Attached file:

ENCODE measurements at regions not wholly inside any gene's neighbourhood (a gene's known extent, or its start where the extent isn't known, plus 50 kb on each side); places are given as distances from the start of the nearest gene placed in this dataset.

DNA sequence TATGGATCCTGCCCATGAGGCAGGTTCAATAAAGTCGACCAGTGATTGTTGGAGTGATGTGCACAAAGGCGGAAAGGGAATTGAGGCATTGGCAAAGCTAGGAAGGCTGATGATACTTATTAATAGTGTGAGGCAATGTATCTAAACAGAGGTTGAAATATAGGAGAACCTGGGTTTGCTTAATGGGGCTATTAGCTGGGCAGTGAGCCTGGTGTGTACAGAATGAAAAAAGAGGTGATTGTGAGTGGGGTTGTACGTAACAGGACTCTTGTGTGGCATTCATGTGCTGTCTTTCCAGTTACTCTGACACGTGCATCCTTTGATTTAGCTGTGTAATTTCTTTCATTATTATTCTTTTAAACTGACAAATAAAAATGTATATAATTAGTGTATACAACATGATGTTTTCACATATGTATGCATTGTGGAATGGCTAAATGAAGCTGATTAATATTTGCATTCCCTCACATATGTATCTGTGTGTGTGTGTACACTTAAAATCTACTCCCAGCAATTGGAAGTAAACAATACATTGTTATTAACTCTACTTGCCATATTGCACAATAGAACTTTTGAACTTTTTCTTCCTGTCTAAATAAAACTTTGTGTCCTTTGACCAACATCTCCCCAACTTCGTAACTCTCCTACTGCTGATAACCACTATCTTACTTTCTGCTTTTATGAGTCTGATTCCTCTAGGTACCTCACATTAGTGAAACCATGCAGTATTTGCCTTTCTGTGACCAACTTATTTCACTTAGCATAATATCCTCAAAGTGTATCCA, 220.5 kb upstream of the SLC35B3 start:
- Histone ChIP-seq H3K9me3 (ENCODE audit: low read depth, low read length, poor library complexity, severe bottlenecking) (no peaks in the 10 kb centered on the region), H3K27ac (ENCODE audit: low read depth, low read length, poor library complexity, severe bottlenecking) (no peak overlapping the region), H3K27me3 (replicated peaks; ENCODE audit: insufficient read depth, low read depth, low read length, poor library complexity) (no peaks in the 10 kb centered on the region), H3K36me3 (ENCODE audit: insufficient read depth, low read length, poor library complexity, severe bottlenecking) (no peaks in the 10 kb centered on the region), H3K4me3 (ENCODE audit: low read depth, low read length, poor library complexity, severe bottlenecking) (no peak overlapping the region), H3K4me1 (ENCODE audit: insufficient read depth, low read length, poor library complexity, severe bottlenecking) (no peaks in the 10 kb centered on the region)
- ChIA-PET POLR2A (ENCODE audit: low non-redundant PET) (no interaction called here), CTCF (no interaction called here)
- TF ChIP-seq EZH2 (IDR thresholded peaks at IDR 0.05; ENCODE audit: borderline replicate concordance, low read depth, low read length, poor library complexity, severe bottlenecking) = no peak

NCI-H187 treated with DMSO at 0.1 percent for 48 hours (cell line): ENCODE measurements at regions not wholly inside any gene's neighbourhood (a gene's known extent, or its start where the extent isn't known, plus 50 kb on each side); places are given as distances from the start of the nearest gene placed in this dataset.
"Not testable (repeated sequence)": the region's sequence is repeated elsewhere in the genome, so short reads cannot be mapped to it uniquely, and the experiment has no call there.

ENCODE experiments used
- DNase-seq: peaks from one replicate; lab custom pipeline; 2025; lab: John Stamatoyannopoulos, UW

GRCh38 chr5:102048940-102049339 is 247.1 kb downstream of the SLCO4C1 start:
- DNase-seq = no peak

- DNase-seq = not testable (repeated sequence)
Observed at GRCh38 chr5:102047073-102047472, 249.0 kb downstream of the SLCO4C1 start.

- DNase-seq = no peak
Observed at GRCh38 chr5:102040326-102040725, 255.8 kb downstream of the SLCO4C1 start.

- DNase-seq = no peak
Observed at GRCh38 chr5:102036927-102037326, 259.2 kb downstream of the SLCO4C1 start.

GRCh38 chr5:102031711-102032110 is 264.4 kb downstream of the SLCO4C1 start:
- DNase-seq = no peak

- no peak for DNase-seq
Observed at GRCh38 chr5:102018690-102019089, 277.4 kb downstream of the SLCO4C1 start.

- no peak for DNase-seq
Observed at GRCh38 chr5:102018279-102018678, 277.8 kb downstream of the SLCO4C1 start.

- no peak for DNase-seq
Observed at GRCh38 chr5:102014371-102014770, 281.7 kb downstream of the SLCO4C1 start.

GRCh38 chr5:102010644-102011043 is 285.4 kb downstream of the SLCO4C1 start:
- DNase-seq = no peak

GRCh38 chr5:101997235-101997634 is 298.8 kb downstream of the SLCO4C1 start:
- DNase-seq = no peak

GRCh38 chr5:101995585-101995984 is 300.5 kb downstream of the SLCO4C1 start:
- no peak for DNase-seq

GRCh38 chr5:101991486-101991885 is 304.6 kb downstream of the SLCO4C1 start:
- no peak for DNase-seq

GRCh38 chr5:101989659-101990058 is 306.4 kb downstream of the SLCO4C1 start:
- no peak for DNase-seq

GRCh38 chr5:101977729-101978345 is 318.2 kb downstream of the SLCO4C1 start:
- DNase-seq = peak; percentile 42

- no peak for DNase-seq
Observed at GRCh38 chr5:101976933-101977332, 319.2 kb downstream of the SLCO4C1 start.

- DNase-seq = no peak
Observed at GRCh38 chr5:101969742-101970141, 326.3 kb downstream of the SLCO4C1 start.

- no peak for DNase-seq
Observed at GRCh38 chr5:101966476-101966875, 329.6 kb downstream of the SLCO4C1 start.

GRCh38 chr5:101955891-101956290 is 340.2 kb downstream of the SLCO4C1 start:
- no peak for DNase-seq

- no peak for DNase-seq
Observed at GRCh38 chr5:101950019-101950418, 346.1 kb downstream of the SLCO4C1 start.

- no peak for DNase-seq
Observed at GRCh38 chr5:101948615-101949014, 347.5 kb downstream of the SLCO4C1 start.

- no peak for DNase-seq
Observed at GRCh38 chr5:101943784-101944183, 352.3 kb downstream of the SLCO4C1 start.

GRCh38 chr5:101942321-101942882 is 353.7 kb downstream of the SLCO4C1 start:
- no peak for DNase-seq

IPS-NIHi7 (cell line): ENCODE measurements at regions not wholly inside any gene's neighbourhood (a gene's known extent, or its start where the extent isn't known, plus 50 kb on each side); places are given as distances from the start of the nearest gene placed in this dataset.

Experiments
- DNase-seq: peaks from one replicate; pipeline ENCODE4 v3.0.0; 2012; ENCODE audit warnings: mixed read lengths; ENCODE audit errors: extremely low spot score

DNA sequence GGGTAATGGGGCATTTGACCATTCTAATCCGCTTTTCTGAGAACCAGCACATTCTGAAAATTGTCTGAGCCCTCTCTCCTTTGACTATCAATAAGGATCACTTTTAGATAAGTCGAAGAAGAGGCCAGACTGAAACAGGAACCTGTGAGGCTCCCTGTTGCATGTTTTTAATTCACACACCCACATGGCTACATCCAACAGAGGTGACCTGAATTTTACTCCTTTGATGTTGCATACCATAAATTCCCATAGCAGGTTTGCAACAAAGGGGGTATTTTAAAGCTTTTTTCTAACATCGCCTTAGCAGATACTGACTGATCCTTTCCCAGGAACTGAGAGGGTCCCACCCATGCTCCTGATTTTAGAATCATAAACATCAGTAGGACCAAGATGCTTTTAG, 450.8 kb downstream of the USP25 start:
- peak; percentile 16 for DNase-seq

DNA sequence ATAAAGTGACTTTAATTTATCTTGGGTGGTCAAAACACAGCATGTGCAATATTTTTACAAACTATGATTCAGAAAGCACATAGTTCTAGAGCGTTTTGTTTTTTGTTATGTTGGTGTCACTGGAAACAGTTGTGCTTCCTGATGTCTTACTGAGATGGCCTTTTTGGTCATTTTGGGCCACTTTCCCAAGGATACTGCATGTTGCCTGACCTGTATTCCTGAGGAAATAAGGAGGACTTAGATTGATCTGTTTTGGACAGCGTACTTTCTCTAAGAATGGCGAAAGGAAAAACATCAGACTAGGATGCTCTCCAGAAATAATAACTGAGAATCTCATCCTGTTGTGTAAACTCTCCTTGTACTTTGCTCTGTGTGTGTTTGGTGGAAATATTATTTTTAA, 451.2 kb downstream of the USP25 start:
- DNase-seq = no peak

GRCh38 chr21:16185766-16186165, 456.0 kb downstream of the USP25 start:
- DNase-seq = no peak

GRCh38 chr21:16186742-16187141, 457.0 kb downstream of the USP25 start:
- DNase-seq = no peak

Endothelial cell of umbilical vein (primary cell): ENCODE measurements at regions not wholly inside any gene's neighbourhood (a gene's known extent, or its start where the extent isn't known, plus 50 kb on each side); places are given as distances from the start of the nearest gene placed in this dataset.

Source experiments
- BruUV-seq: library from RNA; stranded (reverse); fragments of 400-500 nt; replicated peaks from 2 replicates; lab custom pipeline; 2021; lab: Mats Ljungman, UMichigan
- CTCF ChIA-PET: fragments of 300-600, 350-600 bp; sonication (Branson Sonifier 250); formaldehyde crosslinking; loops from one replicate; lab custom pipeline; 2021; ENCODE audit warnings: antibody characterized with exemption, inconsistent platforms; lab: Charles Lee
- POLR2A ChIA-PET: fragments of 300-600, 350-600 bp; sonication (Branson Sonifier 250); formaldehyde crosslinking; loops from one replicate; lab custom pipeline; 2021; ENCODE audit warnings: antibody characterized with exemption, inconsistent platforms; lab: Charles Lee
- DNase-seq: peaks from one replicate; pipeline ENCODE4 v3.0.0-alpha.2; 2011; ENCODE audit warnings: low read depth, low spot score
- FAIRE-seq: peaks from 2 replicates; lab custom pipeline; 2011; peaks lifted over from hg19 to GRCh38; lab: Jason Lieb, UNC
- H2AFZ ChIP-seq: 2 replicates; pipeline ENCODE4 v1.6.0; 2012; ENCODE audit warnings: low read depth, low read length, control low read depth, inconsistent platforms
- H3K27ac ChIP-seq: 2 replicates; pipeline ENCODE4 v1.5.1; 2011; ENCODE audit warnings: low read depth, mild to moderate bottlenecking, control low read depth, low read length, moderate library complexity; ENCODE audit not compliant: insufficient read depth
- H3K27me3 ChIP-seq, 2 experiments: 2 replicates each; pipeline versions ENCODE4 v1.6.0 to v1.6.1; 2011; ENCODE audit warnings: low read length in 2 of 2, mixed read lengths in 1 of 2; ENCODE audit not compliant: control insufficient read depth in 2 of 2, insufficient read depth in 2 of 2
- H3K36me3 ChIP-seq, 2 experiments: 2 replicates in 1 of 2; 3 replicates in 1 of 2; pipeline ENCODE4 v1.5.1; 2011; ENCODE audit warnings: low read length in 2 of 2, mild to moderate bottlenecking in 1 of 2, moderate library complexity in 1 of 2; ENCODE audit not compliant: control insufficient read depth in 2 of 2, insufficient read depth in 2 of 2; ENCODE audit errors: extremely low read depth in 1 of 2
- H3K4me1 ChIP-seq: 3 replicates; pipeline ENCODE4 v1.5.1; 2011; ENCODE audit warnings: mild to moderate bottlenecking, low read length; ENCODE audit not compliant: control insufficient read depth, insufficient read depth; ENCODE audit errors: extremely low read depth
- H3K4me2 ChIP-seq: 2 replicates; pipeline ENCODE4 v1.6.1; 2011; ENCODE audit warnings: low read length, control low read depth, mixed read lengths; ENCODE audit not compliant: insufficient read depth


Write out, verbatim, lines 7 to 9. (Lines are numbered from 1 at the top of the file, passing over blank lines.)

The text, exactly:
"Not testable (repeated sequence)": the region's sequence is repeated elsewhere in the genome, so short reads cannot be mapped to it uniquely, and the experiment has no call there.

ENCODE experiments used
- DNase-seq: peaks from one replicate; lab custom pipeline; 2025; lab: John Stamatoyannopoulos, UW